Published by The Lawfare Institute
in Cooperation With
The Supreme Court ended this term with two blockbuster decisions on the presidency and the separation of powers. Trump v. Mazars and Trump v. Vance both concern similar subpoenas, issued by congressional committees and the New York district attorney’s office, respectively, for information about the finances of Donald J. Trump, the individual (as well as his children and affiliated businesses). Of course, although these subpoenas concern personal finances and private business dealings, they pertain to the person who today serves as the nation’s chief executive.
The opinions reveal a Supreme Court grappling with the implications of the president’s “two bodies”—the inseparable duality of the individual president and the institutional presidency. The president is both a human being, with human failings, and an institution co-equal with Congress and the Supreme Court. In an article, published this week in the Columbia Law Review, I argue that this duality is the defining ambiguity of the constitutional office of the president. Seemingly disparate debates on topics ranging from presidential impeachment, to litigation settlements involving the executive branch, to the legal status of presidential tweets, to the remedies available for presidential misconduct reflect this long-standing, ongoing ambivalence about the nature of the presidential office.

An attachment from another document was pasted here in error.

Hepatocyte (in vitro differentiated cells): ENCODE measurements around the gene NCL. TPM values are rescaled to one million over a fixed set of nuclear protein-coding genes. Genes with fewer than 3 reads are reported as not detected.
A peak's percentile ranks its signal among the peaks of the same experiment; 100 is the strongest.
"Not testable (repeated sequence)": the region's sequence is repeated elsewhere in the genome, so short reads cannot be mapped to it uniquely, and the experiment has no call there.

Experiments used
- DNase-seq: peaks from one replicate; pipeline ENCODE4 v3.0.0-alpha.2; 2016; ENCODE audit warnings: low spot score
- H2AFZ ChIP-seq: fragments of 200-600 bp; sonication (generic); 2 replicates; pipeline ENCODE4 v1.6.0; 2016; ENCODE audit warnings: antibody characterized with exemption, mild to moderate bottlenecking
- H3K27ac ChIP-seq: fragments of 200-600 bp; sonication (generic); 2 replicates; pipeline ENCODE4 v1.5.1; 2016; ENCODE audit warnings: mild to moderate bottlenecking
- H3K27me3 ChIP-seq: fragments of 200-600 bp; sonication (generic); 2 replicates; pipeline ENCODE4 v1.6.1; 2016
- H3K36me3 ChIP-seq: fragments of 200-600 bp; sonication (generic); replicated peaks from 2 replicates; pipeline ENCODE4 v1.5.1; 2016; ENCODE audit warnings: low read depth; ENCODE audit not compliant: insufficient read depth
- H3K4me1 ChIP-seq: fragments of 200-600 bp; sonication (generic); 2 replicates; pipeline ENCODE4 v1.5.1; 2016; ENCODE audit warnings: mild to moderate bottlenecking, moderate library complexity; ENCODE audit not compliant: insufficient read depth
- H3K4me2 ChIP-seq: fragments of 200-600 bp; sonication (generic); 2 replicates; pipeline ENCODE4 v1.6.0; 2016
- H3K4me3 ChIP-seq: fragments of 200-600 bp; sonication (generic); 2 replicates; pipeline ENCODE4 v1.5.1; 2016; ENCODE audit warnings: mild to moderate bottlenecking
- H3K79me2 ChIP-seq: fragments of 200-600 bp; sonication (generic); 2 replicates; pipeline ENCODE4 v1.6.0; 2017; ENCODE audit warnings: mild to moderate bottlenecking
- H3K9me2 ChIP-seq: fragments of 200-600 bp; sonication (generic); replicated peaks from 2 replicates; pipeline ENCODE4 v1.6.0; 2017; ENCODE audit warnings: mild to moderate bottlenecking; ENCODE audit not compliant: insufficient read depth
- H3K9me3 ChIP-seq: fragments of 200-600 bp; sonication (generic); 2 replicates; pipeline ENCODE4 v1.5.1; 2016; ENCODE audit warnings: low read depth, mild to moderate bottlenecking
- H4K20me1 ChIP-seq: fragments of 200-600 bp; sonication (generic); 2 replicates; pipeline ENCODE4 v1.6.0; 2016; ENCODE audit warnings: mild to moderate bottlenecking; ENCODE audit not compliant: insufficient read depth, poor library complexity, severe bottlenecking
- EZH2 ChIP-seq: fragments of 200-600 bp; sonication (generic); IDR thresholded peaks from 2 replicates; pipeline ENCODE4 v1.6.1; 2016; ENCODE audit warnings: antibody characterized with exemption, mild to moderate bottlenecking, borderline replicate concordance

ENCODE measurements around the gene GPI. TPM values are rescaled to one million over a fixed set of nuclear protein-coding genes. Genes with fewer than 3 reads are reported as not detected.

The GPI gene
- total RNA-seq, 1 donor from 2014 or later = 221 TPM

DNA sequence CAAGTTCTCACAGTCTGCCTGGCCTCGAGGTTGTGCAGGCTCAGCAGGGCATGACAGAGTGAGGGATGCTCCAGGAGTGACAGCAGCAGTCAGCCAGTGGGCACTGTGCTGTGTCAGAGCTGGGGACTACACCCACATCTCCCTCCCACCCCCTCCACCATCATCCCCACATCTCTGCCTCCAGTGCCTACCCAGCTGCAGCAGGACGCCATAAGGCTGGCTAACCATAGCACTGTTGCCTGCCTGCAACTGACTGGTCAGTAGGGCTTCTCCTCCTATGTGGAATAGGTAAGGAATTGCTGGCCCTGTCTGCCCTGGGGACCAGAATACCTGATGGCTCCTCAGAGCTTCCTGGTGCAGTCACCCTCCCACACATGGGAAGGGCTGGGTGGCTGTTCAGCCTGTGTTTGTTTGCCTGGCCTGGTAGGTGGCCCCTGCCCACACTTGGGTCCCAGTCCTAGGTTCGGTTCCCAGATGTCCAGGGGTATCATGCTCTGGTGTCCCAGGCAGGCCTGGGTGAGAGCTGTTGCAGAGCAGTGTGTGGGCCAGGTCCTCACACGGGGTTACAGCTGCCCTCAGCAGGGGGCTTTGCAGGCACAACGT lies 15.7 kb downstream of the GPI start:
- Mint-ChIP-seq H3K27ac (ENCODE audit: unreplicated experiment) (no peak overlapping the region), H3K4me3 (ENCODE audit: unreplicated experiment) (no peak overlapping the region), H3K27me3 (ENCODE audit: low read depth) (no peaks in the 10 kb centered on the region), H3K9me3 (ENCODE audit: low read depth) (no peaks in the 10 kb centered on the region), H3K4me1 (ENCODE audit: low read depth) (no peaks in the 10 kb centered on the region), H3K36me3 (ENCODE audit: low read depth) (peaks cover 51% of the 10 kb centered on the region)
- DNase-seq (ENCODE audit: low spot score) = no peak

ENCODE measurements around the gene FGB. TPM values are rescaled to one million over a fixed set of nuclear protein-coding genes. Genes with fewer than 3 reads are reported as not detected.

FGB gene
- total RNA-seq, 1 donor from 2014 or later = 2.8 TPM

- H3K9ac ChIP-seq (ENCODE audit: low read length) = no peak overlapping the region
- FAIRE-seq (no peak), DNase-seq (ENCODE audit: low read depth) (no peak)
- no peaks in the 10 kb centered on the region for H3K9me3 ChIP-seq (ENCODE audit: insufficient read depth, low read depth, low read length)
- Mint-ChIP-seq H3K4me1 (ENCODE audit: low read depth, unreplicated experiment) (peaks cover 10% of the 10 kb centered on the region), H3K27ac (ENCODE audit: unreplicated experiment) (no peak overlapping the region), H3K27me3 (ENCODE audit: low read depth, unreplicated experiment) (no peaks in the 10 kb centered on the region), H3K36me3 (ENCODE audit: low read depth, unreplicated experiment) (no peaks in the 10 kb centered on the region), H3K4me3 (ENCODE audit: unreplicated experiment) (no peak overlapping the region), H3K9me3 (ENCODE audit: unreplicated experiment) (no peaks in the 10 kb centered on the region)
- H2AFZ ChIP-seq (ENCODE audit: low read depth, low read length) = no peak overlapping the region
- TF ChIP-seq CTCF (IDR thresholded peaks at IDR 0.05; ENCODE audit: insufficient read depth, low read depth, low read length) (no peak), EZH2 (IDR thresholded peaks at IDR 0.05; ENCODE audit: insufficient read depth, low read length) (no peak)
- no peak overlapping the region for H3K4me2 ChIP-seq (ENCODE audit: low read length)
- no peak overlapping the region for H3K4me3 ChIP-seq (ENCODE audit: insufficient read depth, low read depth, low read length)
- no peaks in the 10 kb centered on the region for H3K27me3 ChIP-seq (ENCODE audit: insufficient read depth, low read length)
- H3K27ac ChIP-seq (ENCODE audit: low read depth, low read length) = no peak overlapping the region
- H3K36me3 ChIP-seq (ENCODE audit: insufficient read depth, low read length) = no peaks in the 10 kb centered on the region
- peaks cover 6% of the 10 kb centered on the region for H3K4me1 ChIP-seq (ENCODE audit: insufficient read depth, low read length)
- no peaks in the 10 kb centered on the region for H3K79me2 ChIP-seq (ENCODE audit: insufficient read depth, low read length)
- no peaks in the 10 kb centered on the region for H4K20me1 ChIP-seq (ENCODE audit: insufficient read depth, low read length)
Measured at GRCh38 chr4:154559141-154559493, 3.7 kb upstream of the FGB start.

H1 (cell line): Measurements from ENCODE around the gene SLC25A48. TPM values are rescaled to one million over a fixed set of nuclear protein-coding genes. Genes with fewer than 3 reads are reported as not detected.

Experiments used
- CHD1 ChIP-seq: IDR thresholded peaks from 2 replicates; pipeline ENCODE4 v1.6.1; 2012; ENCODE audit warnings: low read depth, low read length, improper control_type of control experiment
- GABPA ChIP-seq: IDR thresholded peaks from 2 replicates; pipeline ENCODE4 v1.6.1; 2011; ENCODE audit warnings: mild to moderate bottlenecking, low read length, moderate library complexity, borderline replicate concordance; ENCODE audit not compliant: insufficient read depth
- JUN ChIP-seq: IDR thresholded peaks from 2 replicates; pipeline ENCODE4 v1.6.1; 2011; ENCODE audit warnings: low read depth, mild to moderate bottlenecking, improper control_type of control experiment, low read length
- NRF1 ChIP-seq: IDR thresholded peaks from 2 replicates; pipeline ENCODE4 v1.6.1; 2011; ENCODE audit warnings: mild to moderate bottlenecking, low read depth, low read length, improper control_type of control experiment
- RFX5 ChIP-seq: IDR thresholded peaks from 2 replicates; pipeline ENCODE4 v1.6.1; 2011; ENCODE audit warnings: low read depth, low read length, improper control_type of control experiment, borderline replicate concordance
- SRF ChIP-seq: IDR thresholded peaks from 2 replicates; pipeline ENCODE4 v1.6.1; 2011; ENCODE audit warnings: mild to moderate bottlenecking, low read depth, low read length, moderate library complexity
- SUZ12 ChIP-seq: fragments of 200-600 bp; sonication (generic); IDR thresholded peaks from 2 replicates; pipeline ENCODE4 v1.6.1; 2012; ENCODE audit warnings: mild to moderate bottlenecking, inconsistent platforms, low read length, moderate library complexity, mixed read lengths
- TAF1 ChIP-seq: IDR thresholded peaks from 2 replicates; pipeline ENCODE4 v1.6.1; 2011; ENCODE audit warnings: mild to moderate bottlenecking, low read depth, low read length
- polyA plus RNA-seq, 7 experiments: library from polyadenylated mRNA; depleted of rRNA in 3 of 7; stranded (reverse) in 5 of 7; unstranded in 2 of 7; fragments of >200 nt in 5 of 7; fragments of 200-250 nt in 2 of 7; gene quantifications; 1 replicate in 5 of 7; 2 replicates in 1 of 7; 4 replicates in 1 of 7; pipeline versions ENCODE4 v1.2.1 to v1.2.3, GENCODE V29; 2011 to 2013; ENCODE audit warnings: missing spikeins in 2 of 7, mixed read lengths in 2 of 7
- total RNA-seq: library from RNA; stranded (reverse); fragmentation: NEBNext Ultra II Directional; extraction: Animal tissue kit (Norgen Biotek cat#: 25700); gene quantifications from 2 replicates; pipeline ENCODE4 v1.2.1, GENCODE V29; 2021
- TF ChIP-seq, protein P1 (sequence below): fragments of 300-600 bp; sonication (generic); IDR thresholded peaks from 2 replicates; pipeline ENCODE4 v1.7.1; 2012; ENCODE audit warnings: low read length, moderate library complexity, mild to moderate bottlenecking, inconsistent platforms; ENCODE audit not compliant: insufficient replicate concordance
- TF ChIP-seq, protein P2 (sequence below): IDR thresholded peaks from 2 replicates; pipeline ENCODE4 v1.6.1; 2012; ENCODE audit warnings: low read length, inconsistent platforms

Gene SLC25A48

The two-bodies prism can elucidate the controversy at the crux of the subpoena cases: Mazars is rooted in the principle that the two bodies are inextricable, their boundaries difficult to define. Vance cautions, however, that public law must not entirely collapse them. In this sense, the duality provides a normative justification for both opinions.
The parties in Mazars framed the case as an either/or. Underscoring the complications of the president’s duality, the case was brought by Trump in his personal capacity, represented by his private lawyers. (The solicitor general participated as an amicus.) But Trump’s argument sought to frame the case in terms of presidential power; the congressional subpoena was a threat to the functioning of constitutional government. The House of Representatives, by contrast, sought to erase the presidency entirely from the nature of the case; here was a congressional subpoena for the personal papers of a private individual (who just happened to be president).
The chief justice, writing for the majority, rightly rejected both of these “single body” templates of the presidency. The interbranch dispute “does not vanish simply because the subpoenas seek personal papers or because the President sued in his personal capacity,” the chief justice emphasized:
The President is the only person who alone composes a branch of government. As a result, there is not always a clear line between his personal and official affairs. “The interest of the man” is often “connected with the constitutional rights of the place.” The Federalist No. 51, at 349. Given the close connection between the Office of the President and its occupant, congressional demands for the President’s papers can implicate the relationship between the branches regardless whether those papers are personal or official. Either way, a demand may aim to harass the President or render him “complaisan[t] to the humors of the Legislature.” Id., no. 71, at 483.